Elitism is far too blunt of a term to use to describe the complexities of the issues we face that allow for parasitical individuals at the top of bureaucracies to leech off of the rest of society. It is as intellectually lazy as “hate all men” or “believe all women” and painting with such a broad brush is self-sabotaging. Furthermore, by appealing to unhealthy and unnatural instincts that look to undercut vigor and ability, anti-elitism shelters within it an ethos that is ruinous and destructive to a functioning society.

This past year we saw people cheer and support from the sidelines agents of the state further suffocating their fellow countrymen because of political differences – either through a literal knee on the neck or via the expansion of an internal dragnet and police state. What have we become?

As repugnant as it is that there exists a prestigious social class fully lacking skin in the game – we cannot allow that to blind us to the manner in which the term elite has been used to hoodwink people into a further deleterious and damaging ideology. It is okay to both hate the leeching corporate class and also decry the wanton use of the “elite” slur. The parasites are not the only ones at the top.

Even beyond nuance I may even go so far as to call my position optimism – a belief that though our society has moved farther away from an egalitarian and merit based one to – if we correct it and ourselves, we can all buy into a system where people are more than capable to make their lives their own. John Taylor Gatto described hope as “the boundary phenomenon separating free men and women from drones.”[5] What society are we building if we simply see our choices being a binary between the status-quo assembly lining of people into the corporate behemoth and the leading of successful individuals to the guillotine?

I promised my fiancé when I described my plans to begin a series of essays defending commonly abhorred positions that I would not digress into a downward spiral of bitching and moaning without offering anything productive.[6] I do hope that even with my emphatic griping aside that I have pointed out some deep structural issues in our communities that need to be resolved. It is indeed my understanding of these issues that make me sympathetic to the genesis of anti-elitist thought but also lead me to be ardently against it. The only further piece of productive advice I can provide is the urging of a renaissance of individual’s fierce protection of personal dignity, responsibility, and autonomy – the want to be in the active driver’s seat of one’s own life including all of the negative and positive implications that come along with that role – which, as a set of values, has all but disappeared in our society. On an individual level we should hold ourselves and each other accountable for our own wellbeing and must look to foster a sharp revulsion and nausea at the thought of loss of volition in ALL forms – including the ill-formed psychology that demands punishment for success.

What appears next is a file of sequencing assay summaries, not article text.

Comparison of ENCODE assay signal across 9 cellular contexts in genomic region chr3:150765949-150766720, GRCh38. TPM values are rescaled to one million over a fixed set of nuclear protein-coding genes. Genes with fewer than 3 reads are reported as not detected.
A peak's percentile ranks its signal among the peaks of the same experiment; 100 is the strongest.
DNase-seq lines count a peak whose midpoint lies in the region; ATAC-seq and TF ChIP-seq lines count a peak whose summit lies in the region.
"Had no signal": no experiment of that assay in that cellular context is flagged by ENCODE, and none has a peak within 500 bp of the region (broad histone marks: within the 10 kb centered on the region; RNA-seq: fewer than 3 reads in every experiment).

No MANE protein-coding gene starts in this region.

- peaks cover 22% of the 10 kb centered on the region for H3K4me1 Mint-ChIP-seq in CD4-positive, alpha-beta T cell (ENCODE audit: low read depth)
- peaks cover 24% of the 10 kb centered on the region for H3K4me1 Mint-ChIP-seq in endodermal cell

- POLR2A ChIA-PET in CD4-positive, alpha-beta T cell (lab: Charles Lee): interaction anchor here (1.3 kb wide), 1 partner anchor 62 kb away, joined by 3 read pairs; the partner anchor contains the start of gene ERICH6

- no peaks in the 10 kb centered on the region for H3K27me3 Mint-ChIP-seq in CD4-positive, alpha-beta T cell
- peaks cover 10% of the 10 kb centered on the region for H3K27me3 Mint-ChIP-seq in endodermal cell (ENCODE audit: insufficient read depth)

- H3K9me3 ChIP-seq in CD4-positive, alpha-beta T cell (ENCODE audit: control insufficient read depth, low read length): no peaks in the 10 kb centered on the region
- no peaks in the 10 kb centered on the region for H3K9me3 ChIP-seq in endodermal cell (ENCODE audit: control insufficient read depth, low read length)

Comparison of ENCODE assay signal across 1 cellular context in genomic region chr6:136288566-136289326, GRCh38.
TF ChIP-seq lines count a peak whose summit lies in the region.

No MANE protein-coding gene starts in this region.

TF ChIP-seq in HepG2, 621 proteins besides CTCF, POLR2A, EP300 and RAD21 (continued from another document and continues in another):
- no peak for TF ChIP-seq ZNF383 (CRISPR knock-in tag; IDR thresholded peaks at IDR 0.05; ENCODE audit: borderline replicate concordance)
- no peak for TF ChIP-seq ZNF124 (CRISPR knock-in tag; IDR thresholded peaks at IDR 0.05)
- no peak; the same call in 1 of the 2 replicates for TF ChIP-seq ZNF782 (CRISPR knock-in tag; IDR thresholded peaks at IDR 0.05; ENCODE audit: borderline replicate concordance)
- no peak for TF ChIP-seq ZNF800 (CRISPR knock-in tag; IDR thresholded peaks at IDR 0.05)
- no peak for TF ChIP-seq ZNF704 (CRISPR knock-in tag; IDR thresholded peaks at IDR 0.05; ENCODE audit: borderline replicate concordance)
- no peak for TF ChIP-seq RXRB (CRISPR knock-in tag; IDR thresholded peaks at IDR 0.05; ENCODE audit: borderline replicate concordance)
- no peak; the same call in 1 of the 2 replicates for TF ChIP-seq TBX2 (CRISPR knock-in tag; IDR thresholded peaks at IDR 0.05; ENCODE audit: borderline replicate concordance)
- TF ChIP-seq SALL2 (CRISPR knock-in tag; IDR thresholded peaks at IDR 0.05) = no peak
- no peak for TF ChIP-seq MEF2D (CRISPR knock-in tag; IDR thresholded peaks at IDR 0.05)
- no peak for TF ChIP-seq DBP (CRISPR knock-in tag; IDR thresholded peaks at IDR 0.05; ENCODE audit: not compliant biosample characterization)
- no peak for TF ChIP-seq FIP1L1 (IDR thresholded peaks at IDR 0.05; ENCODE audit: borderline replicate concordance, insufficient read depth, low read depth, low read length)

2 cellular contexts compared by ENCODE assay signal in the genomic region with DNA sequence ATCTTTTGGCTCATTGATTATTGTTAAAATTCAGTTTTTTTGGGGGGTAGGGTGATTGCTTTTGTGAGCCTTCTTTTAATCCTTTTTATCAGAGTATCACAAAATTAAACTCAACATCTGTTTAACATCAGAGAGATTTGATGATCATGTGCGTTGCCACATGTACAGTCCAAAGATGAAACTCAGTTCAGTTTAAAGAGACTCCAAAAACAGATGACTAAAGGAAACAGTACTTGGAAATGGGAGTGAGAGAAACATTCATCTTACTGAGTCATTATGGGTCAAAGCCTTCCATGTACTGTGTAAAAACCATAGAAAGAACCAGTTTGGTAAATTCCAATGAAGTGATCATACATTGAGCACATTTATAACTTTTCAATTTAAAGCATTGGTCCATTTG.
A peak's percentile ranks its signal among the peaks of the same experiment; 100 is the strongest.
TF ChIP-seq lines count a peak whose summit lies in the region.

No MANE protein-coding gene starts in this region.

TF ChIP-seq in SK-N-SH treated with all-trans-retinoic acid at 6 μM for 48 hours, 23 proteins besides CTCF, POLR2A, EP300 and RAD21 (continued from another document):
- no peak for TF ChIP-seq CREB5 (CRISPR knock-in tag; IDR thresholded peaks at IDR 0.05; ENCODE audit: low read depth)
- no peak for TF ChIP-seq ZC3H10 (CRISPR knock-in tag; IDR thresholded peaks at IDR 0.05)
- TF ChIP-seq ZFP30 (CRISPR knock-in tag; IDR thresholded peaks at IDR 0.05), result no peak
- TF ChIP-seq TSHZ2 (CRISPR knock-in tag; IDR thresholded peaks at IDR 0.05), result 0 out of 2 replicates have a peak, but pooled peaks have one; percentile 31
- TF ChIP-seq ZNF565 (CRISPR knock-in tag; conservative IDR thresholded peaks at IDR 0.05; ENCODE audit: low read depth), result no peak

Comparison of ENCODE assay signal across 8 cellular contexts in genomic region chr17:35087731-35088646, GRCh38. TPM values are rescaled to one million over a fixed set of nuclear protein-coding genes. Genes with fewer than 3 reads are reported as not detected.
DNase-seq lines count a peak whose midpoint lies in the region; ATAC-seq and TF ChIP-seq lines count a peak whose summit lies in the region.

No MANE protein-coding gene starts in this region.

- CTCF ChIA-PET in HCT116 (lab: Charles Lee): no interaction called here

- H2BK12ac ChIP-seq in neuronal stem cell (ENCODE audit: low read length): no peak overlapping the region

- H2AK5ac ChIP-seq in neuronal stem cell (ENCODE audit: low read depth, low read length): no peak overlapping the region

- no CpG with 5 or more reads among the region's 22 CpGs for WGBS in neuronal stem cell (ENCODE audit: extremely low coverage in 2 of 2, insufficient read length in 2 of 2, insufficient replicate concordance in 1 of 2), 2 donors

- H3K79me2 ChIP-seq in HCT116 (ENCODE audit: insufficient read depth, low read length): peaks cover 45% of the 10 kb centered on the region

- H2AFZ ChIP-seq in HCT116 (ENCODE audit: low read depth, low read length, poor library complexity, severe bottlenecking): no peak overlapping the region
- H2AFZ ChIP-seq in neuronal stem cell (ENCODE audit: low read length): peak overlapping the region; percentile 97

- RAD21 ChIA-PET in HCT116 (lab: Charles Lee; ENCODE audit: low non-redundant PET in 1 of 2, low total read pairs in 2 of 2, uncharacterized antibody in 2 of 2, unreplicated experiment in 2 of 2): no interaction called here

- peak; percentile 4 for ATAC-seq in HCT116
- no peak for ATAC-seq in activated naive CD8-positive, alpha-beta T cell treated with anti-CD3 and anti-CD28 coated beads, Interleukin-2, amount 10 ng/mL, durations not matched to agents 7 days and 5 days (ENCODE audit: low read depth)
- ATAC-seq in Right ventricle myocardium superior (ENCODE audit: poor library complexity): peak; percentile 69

[1] This negative feedback mechanism of skin-in-the game aspect has been expounded upon greatly by many thinkers most notably and recently by Nassim Taleb. Of which the following section draws heavily from. [2] Unfortunately, lack of this negative feedback mechanism and skin in the game is not only in business but also has bled into other areas. Think of warmongering politicians who do not serve on the frontlines personally or lack family who do so as well. Even on smaller scales – we have drone warfare and effective bubbles shielding the American population from the fact that they have been in unceasing wartime for the previous two decades. What analogous ends could the use of drones and robots that are creeping into policing bring about?   [3] https://www.reuters.com/world/us/exclusive-us-labor-secretary-says-most-gig-workers-should-be-classified-2021-04-29/ [4] Maybe more generally any slogan that can be put on a T-Shirt is too lacking in nuance to defend itself from being co-opted by nefarious individuals and ideologies. (I should put this on a shirt)   [5] https://www.life.ca/lifelearning/0204/schools-do-violence.htm [6] She certainly has heard enough of this.